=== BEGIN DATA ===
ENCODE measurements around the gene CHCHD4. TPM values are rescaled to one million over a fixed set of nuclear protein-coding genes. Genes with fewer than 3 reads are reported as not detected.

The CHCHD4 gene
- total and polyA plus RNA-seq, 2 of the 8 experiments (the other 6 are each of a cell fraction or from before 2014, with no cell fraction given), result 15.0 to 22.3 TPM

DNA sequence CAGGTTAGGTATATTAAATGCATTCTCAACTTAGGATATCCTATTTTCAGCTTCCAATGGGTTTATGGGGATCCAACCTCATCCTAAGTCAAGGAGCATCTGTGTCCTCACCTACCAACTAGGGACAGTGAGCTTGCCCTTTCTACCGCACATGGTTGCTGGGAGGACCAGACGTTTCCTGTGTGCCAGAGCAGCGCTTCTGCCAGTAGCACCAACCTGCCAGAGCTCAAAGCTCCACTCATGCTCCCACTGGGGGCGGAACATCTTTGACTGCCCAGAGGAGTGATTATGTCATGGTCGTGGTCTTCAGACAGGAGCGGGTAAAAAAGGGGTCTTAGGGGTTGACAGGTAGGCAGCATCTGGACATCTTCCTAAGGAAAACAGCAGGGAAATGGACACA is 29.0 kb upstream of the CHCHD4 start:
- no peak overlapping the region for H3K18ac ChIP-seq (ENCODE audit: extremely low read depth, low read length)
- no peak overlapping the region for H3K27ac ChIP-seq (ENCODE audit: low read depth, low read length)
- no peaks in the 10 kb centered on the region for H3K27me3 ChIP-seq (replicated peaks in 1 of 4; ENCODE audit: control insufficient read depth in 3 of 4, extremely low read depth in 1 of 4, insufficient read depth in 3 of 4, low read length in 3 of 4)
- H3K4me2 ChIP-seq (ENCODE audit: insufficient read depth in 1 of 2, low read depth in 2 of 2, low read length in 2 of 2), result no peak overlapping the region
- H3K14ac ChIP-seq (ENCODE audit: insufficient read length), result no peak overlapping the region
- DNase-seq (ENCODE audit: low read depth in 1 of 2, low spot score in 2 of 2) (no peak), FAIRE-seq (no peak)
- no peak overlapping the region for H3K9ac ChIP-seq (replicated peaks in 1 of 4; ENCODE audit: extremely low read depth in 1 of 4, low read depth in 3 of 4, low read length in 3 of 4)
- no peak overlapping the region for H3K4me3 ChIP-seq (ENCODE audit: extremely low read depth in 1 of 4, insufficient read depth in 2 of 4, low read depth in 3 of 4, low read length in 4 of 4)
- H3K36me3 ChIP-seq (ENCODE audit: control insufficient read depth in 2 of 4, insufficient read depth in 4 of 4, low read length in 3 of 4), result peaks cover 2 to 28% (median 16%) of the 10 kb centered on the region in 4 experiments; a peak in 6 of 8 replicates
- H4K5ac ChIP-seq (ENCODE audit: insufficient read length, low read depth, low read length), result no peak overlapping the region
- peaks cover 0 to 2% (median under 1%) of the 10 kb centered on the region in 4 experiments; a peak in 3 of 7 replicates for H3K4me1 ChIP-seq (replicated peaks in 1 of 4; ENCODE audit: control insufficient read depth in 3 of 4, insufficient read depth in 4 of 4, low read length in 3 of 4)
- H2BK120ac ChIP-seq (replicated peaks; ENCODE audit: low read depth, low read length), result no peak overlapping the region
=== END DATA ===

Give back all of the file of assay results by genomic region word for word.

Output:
ENCODE measurements around the gene CHCHD4. TPM values are rescaled to one million over a fixed set of nuclear protein-coding genes. Genes with fewer than 3 reads are reported as not detected.

The CHCHD4 gene
- total and polyA plus RNA-seq, 2 of the 8 experiments (the other 6 are each of a cell fraction or from before 2014, with no cell fraction given), result 15.0 to 22.3 TPM

DNA sequence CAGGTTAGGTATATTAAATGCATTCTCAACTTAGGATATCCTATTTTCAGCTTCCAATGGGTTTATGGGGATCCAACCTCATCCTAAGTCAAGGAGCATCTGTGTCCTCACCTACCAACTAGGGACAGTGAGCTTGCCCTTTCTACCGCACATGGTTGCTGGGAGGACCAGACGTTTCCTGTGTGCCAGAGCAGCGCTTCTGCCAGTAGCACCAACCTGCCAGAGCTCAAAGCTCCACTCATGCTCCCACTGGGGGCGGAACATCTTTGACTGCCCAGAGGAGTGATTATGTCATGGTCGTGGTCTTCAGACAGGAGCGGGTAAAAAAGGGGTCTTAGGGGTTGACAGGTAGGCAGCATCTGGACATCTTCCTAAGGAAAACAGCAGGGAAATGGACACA is 29.0 kb upstream of the CHCHD4 start:
- no peak overlapping the region for H3K18ac ChIP-seq (ENCODE audit: extremely low read depth, low read length)
- no peak overlapping the region for H3K27ac ChIP-seq (ENCODE audit: low read depth, low read length)
- no peaks in the 10 kb centered on the region for H3K27me3 ChIP-seq (replicated peaks in 1 of 4; ENCODE audit: control insufficient read depth in 3 of 4, extremely low read depth in 1 of 4, insufficient read depth in 3 of 4, low read length in 3 of 4)
- H3K4me2 ChIP-seq (ENCODE audit: insufficient read depth in 1 of 2, low read depth in 2 of 2, low read length in 2 of 2), result no peak overlapping the region
- H3K14ac ChIP-seq (ENCODE audit: insufficient read length), result no peak overlapping the region
- DNase-seq (ENCODE audit: low read depth in 1 of 2, low spot score in 2 of 2) (no peak), FAIRE-seq (no peak)
- no peak overlapping the region for H3K9ac ChIP-seq (replicated peaks in 1 of 4; ENCODE audit: extremely low read depth in 1 of 4, low read depth in 3 of 4, low read length in 3 of 4)
- no peak overlapping the region for H3K4me3 ChIP-seq (ENCODE audit: extremely low read depth in 1 of 4, insufficient read depth in 2 of 4, low read depth in 3 of 4, low read length in 4 of 4)
- H3K36me3 ChIP-seq (ENCODE audit: control insufficient read depth in 2 of 4, insufficient read depth in 4 of 4, low read length in 3 of 4), result peaks cover 2 to 28% (median 16%) of the 10 kb centered on the region in 4 experiments; a peak in 6 of 8 replicates
- H4K5ac ChIP-seq (ENCODE audit: insufficient read length, low read depth, low read length), result no peak overlapping the region
- peaks cover 0 to 2% (median under 1%) of the 10 kb centered on the region in 4 experiments; a peak in 3 of 7 replicates for H3K4me1 ChIP-seq (replicated peaks in 1 of 4; ENCODE audit: control insufficient read depth in 3 of 4, insufficient read depth in 4 of 4, low read length in 3 of 4)
- H2BK120ac ChIP-seq (replicated peaks; ENCODE audit: low read depth, low read length), result no peak overlapping the region